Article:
Last November, on a cold blustery night in Foxborough, Mass., Manning threw for 150 yards -- his lowest output of his record-setting 2013 season -- and was sacked twice as the Broncos chose to run the ball plenty against defensive sets with so many defenders off the line of scrimmage and in coverage. The Broncos ran for 280 yards, 224 of those from Knowshon Moreno. But in the end the Broncos could not protect a 24-0 lead, losing 34-31 in overtime.

Manning sees the same attention to detail in the Patriots' defense this time around, even with the Patriots missing Pro Bowl linebacker Jerod Mayo, who is now on injured reserve with a right knee injury suffered during an Oct. 12 victory in Buffalo. New England also played this past Sunday’s win against the Chicago Bears without defensive lineman Chandler Jones, who suffered a hip injury in the Patriots' Oct. 16 win against the New York Jets.

"That’s why Bill’s been so successful is they’ve done a tremendous job," Manning said. "They’ve taken a 'next-man-up' philosophy. They’ve lost some key components to their defense and plugged guys in and done a terrific job. They’re not giving up explosive plays. They’re high both in scoring offense and scoring defense, and part of that is pass rush. It’s just pass defense as a whole."

For Manning, it always means patience is a key. Belichick tends to try to take away a quarterback’s favorite routes, favorite receivers, and make him put the ball into the hands of others. That means the Patriots will try to limit the Broncos’ bread-and-butter crossing routes with plenty of attention given to receiver Demaryius Thomas and tight end Julius Thomas.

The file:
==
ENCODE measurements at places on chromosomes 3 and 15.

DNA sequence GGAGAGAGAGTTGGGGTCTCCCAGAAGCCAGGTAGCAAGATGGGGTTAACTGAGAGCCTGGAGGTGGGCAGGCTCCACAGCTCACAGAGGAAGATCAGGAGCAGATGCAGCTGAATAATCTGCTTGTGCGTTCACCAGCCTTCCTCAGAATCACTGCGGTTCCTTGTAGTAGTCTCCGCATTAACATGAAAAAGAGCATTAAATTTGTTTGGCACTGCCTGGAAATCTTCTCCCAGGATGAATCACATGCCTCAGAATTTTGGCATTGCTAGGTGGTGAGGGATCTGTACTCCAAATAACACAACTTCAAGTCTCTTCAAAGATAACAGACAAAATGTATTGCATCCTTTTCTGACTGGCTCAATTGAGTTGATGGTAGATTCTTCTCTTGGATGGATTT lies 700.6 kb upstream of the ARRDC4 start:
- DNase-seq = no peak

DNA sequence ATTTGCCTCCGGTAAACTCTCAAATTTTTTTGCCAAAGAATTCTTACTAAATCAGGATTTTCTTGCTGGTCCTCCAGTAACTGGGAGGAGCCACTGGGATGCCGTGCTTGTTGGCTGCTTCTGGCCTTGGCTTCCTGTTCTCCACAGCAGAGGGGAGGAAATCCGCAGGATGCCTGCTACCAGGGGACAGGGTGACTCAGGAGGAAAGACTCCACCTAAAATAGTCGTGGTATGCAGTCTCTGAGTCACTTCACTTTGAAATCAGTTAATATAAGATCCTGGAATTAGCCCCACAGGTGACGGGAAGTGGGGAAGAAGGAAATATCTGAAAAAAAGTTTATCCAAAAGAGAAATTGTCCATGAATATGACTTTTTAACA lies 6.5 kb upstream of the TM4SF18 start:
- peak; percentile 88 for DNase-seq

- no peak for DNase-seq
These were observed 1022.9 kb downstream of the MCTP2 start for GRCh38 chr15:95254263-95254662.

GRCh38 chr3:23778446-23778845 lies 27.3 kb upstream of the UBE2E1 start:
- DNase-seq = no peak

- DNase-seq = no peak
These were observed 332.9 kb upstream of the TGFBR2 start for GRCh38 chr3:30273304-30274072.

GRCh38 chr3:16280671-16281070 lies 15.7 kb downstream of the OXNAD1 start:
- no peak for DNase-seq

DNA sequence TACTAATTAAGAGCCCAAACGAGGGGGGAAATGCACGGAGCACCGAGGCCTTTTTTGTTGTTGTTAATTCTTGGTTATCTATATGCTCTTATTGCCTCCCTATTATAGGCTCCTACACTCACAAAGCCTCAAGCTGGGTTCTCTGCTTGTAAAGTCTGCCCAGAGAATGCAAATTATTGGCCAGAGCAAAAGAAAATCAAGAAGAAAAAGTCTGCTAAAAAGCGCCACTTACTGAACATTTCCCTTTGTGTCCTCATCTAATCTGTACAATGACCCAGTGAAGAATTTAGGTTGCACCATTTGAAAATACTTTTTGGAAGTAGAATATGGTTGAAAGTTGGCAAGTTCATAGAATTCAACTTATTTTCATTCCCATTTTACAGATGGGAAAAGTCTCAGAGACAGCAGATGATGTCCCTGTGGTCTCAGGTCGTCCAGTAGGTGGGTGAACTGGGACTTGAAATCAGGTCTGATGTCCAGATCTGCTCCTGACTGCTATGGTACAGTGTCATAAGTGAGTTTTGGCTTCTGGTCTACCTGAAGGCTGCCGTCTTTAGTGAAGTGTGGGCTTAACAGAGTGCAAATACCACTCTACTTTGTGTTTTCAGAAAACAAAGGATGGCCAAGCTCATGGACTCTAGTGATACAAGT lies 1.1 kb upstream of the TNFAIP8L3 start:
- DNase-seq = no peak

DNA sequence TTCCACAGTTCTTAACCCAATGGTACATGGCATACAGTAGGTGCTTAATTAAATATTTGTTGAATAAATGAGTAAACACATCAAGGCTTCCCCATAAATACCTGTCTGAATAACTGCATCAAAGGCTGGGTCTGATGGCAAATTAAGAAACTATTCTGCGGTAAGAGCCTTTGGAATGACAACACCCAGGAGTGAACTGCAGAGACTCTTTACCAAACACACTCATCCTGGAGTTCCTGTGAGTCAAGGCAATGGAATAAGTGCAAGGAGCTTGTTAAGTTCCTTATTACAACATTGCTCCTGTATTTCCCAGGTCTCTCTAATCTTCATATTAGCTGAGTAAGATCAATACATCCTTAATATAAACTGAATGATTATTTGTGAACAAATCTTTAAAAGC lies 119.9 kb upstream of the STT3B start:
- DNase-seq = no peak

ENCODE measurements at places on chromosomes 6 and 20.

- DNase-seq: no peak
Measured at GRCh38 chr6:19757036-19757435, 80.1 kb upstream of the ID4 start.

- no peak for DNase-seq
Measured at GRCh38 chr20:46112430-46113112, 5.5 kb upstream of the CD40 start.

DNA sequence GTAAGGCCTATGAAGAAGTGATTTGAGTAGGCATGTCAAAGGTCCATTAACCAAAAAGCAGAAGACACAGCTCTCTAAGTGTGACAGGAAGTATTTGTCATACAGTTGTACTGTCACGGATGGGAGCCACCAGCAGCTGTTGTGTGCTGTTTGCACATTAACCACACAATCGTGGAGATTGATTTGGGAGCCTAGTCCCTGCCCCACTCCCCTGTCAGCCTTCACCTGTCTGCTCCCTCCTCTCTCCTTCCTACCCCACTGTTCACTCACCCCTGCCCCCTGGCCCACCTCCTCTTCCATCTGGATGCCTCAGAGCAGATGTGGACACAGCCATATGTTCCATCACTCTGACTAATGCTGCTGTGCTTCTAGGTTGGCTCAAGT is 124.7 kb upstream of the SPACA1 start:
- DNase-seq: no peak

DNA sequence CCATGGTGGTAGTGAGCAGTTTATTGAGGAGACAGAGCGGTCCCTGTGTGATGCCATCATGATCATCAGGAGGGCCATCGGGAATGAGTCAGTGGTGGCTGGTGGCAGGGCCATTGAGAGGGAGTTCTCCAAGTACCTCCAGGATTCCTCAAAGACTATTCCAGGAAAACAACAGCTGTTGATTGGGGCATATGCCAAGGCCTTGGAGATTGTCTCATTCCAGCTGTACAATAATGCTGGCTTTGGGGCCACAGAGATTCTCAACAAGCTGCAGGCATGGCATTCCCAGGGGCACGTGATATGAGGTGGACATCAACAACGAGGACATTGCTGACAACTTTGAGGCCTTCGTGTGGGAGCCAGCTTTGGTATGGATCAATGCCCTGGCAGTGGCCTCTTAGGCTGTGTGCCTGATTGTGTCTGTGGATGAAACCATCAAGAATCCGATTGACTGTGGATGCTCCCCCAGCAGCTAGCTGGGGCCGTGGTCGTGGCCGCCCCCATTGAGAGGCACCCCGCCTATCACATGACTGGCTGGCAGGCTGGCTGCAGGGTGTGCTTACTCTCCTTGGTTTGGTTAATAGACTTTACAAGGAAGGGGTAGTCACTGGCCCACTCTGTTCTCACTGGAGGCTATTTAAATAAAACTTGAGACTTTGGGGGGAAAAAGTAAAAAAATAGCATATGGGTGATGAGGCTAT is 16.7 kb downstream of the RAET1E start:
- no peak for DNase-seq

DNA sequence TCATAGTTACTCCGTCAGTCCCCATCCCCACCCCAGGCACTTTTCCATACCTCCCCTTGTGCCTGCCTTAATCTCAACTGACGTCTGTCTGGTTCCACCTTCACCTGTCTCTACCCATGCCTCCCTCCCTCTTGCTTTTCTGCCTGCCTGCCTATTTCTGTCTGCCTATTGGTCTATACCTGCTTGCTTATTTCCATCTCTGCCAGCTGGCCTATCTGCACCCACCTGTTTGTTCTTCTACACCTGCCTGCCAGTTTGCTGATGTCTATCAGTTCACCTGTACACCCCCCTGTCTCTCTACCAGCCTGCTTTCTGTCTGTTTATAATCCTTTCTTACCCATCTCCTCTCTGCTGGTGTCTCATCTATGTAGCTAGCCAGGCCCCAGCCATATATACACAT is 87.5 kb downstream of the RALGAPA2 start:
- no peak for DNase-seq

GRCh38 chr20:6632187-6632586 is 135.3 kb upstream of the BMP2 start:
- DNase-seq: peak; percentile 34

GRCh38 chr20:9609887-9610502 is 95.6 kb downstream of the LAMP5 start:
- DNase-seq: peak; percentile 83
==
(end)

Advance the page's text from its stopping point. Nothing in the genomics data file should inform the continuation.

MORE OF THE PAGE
The make-somebody-else-beat-you philosophy usually makes someone else in the offense make the plays that make the difference. Last season it was Moreno, with a career night, who almost pushed the Broncos over the top.

In the AFC Championship Game, in Denver, this past January, the Patriots' secondary, especially after Aqib Talib left the game, wasn’t up to the challenge as Manning remained on schedule in his reads and finished with 400 yards passing, with 134 of those going to Demaryius Thomas. The Broncos believe they have enough depth, with Wes Welker and Emmanuel Sanders capable of 100-yard games -- Sanders has two this season, to go with a three-touchdown game -- if that's what it takes to end the Patriots long home winning streak (33 regular-season games in a row) against AFC opponents.

"When you’ve got Bill Belichick and Tom Brady, two first-ballot Hall of Famers in my eyes, those guys are definitely winners and going at home with the crowd and the environment, it’s definitely a tough place to play," said Sanders. "But at the same time, we’ve got to go out there. We’ve got to handle business. We’ve got to go out there and execute at a high level, we’ve got to be assignment-detailed, we’ve got to be physical."
ENGLEWOOD, Colo. -- He has played in the two highest-scoring offenses in league history.